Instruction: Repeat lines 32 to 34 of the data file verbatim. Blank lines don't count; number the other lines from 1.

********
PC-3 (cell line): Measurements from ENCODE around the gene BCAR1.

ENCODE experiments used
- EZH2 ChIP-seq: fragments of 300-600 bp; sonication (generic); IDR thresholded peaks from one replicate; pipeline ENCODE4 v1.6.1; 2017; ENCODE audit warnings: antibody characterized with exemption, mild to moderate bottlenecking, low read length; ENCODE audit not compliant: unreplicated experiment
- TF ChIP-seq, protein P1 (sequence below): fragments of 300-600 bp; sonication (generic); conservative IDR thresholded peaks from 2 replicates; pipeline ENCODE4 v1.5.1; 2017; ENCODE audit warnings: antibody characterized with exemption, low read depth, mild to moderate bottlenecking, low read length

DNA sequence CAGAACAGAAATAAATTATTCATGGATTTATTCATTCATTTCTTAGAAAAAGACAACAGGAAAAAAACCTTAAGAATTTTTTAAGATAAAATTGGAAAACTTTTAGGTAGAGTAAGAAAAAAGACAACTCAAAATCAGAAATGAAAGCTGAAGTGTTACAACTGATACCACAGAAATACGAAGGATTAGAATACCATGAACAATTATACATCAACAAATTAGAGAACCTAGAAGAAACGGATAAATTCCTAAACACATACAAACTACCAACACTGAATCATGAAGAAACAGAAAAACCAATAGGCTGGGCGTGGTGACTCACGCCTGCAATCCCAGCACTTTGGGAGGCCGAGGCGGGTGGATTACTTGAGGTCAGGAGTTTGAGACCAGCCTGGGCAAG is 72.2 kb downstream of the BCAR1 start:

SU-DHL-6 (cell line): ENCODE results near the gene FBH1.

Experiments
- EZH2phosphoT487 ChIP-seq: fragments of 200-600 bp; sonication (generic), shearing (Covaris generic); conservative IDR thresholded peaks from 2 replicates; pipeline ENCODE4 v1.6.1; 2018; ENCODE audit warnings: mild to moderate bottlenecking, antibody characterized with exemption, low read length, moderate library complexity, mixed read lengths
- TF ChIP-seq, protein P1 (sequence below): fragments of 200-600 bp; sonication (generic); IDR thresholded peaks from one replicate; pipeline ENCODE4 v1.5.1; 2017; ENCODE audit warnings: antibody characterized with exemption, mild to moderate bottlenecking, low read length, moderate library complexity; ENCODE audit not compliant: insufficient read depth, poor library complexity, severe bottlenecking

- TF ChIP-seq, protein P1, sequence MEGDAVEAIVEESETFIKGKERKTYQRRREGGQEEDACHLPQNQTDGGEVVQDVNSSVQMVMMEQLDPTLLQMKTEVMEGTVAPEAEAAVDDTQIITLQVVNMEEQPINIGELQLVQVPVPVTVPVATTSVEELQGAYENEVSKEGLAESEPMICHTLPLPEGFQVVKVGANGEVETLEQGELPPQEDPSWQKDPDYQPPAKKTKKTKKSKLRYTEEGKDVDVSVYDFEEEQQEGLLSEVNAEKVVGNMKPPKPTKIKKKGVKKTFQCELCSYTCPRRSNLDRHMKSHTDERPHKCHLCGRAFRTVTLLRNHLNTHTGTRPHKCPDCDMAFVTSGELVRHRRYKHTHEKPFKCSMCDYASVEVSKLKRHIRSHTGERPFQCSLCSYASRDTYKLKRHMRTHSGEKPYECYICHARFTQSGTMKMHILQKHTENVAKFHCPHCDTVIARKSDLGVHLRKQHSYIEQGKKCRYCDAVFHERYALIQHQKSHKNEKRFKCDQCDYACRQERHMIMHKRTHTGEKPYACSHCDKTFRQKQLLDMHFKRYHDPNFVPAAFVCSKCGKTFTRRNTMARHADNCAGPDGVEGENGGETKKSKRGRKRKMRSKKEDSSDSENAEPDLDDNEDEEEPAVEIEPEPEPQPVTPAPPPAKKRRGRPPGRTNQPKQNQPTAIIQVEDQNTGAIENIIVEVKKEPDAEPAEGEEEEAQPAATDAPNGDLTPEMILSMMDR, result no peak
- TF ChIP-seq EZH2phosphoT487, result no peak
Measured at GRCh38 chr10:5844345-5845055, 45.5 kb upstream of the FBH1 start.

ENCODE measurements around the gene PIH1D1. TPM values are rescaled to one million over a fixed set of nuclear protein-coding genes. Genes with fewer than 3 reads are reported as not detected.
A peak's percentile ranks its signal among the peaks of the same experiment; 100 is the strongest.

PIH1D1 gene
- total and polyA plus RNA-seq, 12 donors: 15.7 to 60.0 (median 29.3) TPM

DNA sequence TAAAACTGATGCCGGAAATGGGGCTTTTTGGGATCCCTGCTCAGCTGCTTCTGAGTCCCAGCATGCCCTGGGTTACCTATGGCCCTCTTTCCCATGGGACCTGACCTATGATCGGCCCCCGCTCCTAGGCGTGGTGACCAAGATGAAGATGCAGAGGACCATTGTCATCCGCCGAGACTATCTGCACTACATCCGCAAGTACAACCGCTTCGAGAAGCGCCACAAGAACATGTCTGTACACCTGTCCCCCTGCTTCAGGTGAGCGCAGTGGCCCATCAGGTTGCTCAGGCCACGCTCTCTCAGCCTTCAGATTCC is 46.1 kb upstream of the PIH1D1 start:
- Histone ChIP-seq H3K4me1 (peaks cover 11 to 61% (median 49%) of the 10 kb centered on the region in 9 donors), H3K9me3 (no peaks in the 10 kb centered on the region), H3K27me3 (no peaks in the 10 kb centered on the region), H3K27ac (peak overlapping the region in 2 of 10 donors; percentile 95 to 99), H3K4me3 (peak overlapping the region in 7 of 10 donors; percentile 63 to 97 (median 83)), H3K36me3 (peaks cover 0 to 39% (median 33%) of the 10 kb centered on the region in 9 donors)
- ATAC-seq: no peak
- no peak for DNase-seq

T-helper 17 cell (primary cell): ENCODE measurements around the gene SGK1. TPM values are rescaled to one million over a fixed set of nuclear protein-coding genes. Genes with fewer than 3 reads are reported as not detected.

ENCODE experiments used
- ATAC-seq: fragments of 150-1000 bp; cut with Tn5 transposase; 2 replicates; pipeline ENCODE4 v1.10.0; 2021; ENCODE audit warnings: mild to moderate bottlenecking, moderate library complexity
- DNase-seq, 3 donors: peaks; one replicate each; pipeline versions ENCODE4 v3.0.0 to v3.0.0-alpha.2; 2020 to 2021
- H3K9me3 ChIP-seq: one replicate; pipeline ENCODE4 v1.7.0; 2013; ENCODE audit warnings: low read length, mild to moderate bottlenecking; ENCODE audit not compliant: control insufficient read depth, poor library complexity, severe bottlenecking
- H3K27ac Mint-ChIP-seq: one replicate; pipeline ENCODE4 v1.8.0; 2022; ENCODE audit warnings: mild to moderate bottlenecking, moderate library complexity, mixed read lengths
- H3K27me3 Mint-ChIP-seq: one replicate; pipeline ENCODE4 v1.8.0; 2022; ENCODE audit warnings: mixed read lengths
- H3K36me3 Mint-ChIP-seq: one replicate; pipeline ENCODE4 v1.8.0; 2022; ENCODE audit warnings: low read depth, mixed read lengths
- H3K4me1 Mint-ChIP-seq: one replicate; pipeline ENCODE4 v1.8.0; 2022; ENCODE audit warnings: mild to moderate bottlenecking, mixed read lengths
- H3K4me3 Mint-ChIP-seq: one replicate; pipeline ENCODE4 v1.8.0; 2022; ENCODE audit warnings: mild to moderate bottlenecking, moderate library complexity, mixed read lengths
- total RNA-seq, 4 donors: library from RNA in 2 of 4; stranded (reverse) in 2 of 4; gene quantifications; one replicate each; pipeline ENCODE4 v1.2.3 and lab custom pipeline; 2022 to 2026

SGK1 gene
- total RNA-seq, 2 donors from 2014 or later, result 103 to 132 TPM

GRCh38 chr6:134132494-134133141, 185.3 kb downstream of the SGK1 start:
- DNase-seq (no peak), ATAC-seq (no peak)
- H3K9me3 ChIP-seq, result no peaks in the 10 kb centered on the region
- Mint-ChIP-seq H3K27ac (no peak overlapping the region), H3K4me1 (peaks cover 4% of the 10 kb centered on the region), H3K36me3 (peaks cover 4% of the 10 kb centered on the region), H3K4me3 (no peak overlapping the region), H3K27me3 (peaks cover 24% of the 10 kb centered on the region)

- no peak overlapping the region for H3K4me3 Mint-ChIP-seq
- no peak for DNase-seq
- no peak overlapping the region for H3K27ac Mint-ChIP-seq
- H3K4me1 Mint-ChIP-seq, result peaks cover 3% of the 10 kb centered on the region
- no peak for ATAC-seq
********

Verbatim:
SGK1 gene
- total RNA-seq, 2 donors from 2014 or later, result 103 to 132 TPM

GRCh38 chr6:134132494-134133141, 185.3 kb downstream of the SGK1 start: